Mulling flour options
November 1, 2011
by Jeff Gelski
Protein and moisture content in the 2011 hard red spring wheat crop may appeal to the nation’s flour suppliers and users, and milling alterations thus may be fewer than in other years. Still, a range of options exist to maximize flour quality based on each year’s wheat crop. The options include sourcing from different growing areas as well as the use of vital wheat gluten, emulsifiers, enzymes and hydrocolloids.
A good protein level this year may mean less of a need to add vital wheat gluten. According to an Oct. 14 harvest report from U.S. Wheat Associates, Arlington, Va., the pro-duction adjusted protein content for the hard red spring wheat crop is 14.8%, which compares with 13.9% last year and a five-year average of 14.8%.
“This year’s crop seems to be at good protein levels, but I’m hearing ash counts have been higher, generally speaking,” added Bill Lindquist, sales representative for Caravan Ingredients, Lenexa, Kas.
To meet protein specification, vital wheat gluten may need to be added to flour, said Cary Efurt, sales manager of the milling group for Caravan Ingredients.
“Protein quality is just as important as protein content,” he said. “The content and quality of the protein is an indicator of potential performance of the dough.”
John Larcombe, regional sales manager, milling ingredients, for Caravan Ingredients, agreed, adding, “The quality of the protein is as important, or possibly more important, than the quantity of protein. A hard red wheat crop could have a low protein, which might lead to some problems in making bread such as a smaller loaf volume.
“Higher protein content in hard red wheat results in greater loaf volume in bread. It is desirable to have a low protein for making cake and pastries. Soft wheat has the lowest protein content and less gluten strength than hard wheat.”
He added, “When the protein is too low in hard red wheat, millers can add wheat gluten to supplement the protein deficiency.”
AB Mauri Fleischmann’s, St. Louis, offers Vital-G wheat gluten, said Bill McKeown, vice-president of technology. Vital-G reduces total wheat gluten use in yeast-raised bread and roll formulas by up to 50%. It is made with a blend of enzyme-enhanced glutens.
“This reduction in gluten can also result in a significant cost savings,” he said. “Additionally, Vital-G ensures consistent delivery of other active ingredients and provides processing tolerance and increased finished volume of bakery products.”
According to the Oct. 14 report from the U.S. Wheat Associates, the average flour wet gluten is 36.7% for the hard red spring wheat crop as compared with 33.8% last year and 35.5% for the five-year average.
Moisture content of wheat may be another area of concern for millers, but perhaps not as much for this year’s hard red spring wheat crop. Moisture percentage was 11.9% as compared with 12.5% last year, according to U.S. Wheat Associates.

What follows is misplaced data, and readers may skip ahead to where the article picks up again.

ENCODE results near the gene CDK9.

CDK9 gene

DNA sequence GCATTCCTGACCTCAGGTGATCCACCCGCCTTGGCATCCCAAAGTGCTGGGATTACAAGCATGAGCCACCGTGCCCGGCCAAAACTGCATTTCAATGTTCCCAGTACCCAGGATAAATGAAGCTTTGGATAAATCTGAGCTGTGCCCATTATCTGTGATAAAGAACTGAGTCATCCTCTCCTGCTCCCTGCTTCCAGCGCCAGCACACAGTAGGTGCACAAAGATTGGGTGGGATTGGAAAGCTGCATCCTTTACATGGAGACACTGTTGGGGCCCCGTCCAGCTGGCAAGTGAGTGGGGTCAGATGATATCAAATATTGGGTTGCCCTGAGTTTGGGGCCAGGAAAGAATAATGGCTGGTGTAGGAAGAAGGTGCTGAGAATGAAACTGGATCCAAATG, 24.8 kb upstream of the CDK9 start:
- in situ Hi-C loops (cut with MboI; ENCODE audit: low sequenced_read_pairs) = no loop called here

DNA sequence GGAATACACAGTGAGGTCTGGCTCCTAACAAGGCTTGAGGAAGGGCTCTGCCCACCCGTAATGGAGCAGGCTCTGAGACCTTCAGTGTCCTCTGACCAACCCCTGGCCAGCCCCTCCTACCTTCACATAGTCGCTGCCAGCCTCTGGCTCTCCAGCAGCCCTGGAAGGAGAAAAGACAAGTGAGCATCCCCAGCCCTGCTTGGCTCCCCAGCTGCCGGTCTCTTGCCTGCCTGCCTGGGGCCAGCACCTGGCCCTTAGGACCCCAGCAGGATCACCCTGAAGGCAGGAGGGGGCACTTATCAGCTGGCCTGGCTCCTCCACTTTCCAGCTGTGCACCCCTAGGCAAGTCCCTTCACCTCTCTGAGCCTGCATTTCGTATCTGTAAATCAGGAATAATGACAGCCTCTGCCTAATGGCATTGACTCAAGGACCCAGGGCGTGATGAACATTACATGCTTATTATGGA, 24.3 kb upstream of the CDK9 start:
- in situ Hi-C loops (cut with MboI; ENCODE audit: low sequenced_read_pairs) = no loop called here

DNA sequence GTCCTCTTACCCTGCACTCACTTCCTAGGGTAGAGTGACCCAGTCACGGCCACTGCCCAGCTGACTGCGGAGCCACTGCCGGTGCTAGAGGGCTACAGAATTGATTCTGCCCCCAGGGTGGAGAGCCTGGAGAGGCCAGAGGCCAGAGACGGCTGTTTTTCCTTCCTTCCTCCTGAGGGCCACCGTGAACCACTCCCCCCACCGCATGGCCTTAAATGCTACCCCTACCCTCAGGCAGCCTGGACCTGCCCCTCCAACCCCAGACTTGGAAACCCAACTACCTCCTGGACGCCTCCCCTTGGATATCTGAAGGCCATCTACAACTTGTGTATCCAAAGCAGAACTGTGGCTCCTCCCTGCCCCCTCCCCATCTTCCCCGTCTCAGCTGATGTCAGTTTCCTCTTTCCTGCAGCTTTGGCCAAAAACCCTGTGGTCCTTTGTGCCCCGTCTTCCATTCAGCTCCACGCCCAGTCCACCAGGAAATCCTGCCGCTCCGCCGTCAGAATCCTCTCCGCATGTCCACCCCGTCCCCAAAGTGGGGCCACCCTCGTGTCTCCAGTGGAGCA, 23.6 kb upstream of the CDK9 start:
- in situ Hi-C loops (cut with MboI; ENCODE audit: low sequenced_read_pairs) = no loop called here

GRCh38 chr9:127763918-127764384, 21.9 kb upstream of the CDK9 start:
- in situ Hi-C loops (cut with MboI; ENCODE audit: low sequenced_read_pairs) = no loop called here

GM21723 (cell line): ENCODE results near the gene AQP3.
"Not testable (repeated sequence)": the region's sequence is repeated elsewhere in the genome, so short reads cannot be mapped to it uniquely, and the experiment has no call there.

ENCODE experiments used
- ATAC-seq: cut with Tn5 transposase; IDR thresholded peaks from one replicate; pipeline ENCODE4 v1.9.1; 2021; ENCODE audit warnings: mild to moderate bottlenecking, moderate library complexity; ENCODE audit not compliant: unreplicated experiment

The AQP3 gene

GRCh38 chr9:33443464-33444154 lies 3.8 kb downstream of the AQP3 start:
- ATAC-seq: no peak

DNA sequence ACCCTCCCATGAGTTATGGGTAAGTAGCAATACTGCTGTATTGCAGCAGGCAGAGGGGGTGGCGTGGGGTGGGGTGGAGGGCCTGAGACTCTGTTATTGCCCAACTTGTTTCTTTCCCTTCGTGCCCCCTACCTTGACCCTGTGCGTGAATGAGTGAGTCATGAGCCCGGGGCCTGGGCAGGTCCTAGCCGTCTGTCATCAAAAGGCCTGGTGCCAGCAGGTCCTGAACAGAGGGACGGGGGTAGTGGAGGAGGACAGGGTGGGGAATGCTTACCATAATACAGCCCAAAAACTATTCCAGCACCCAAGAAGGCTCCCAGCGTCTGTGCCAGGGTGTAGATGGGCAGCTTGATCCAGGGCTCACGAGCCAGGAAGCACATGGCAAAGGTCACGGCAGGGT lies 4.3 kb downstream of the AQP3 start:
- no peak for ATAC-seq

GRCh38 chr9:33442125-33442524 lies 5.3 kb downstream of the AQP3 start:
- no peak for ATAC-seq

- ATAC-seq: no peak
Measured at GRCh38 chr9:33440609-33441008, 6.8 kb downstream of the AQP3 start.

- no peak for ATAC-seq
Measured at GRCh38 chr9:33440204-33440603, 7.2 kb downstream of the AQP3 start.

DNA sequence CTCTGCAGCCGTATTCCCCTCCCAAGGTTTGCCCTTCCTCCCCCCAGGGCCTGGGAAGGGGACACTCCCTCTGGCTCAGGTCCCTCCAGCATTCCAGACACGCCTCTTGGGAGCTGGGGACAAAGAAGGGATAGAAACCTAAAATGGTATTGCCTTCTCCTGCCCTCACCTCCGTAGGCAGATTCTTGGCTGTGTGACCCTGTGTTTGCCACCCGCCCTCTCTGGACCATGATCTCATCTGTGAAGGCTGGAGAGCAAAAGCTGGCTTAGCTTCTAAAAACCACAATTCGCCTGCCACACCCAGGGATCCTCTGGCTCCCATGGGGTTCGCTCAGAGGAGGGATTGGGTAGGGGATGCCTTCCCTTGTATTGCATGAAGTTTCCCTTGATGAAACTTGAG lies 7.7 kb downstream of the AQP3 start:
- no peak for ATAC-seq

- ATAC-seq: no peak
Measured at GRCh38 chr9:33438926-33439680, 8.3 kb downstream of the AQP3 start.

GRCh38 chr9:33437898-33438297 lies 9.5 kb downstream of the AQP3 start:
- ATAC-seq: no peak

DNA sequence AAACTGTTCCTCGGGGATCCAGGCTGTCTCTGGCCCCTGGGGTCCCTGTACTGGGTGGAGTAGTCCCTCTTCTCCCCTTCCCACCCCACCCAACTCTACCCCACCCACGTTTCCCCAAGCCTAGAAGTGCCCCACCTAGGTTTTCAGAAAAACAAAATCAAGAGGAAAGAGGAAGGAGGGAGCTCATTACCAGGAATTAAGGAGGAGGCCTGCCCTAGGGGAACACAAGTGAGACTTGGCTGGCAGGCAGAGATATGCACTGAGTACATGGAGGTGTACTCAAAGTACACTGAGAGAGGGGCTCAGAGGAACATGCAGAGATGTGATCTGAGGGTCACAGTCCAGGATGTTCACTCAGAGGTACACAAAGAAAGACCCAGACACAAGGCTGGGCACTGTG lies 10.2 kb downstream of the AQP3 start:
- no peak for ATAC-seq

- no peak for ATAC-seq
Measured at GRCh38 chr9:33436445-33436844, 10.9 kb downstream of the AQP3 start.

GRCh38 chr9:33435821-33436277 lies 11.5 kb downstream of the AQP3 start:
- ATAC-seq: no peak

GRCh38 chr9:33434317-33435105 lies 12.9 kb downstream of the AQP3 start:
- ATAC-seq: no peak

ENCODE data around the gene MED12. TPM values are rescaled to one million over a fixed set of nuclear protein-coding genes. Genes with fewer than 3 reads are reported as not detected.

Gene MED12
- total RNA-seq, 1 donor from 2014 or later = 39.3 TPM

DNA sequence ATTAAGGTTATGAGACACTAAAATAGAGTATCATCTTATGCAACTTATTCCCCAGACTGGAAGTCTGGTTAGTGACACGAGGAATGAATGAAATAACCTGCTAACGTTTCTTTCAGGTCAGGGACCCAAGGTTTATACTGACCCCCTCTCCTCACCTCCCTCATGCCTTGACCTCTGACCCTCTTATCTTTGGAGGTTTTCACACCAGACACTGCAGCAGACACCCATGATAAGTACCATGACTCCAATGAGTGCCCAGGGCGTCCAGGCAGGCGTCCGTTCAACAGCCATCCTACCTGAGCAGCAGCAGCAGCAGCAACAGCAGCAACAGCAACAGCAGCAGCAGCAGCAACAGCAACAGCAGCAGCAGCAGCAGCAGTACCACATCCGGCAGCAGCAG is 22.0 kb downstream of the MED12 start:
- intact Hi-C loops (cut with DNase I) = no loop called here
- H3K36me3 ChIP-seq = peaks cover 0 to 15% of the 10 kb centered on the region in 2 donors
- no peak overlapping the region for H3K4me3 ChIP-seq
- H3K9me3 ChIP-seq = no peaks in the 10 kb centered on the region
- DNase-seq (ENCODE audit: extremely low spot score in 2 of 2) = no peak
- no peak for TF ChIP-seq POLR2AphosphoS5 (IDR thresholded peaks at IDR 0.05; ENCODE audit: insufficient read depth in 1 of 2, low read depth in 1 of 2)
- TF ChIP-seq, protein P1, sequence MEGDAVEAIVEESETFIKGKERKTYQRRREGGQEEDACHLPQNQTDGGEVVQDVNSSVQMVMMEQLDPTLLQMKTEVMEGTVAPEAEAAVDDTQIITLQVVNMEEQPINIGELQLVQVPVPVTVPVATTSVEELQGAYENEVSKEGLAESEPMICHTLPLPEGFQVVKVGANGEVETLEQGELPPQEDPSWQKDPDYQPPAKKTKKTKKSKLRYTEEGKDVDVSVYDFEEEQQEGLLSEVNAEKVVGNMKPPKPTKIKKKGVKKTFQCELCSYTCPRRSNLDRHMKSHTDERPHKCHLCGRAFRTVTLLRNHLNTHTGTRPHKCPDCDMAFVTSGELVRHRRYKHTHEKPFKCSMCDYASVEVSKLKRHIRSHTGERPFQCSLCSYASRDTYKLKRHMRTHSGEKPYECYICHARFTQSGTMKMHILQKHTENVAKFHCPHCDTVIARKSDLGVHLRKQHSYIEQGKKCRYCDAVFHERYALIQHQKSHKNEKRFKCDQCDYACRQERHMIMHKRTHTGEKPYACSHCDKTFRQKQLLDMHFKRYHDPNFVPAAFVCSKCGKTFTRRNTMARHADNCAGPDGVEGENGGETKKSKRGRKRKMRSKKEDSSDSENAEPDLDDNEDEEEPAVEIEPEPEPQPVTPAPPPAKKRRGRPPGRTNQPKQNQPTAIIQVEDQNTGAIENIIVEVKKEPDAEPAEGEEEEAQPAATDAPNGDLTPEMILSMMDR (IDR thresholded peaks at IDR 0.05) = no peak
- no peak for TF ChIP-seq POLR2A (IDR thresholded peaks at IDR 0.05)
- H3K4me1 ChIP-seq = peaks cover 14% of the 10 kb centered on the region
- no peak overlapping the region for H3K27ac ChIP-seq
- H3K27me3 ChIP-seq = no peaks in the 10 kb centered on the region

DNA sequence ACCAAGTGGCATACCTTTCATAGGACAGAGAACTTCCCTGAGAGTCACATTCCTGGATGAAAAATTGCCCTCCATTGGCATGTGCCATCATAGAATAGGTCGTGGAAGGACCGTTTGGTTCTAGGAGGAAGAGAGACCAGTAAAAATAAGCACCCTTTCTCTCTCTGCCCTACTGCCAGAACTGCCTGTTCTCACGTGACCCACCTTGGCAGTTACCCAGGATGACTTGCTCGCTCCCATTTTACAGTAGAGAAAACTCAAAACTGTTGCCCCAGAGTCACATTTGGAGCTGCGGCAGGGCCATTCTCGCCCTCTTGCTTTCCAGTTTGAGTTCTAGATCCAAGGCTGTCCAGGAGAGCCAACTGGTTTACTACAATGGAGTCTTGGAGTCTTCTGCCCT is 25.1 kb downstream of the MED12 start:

However, the soft white wheat crop had moisture content of 9.7%, up from 9.4% last year. Protein content was 9.2%, down from 9.7%. For the durum crop, moisture content in 2011 was 11.7%, down from 11.9% in 2010, and protein content was 13.9%, up from 13.3%.
Other wheat crop factors besides protein and moisture content may affect flour strategies.
“Wheat breeders, farmers, millers and bakers all make efforts to reduce the variability in wheat and flour,” said a group assembled by Danisco USA for this article. “However, in spite of all these efforts, there is still significant variability from crop year to year.”
The group consisted of Helle Tornas, industry manager, Janelle Crawford, manager industry marketing, Mark Hotze, key account manager, and Troy Boutte, bakery/fats and oils.
Danisco offers ingredients such
as emulsifiers, enzymes and hydrocolloids to assist millers dealing with flour quality issues because of a wheat crop.
“Bakers generally include at least one ingredient from each of these classes of ingredients to reduce variability and improve processing and overall quality,” the Danisco group said.
Flour variability may result in baked foods with lower volume, poor mixing tolerance, low water absorption, changes in crumb structure and crust color, according to the Danisco group. Danisco’s PowerBake and SureBake lines and Panodan DATEM are effective at smoothing out variations of this nature, according to the Danisco group.
“However, in some cases even fully conditioned doughs may still experience problems due to flour changes,” the group said. “As an example, flour in eastern Kansas this year is low in absorption even with typical conditioning systems. Oxidizing enzymes such as glucose oxidase and hexose oxidase and functional fiber such as Litesse polydextrose or Grindsted GC BAK 130 will increase water absorption and help to overcome this issue.”
Danisco’s Dimodan distilled monoglycerides will reduce the shelf life variability due to flour changes. Dimodan interacts primarily with amylose and impacts crumb softness during the first several days of shelf life.
ADM Milling also makes adjustments based on each year’s wheat crop.
“Most bakers are not aware of the tremendous resources that ADM Milling devotes to new crop transition,” said Dave Green, director of quality control and laboratory services. “ADM starts by following the wheat crop throughout the growing season looking for any potential problems with the crop. This would include yield ideas that enable us to anticipate protein as well as disease and insect outbreaks that may affect quality.”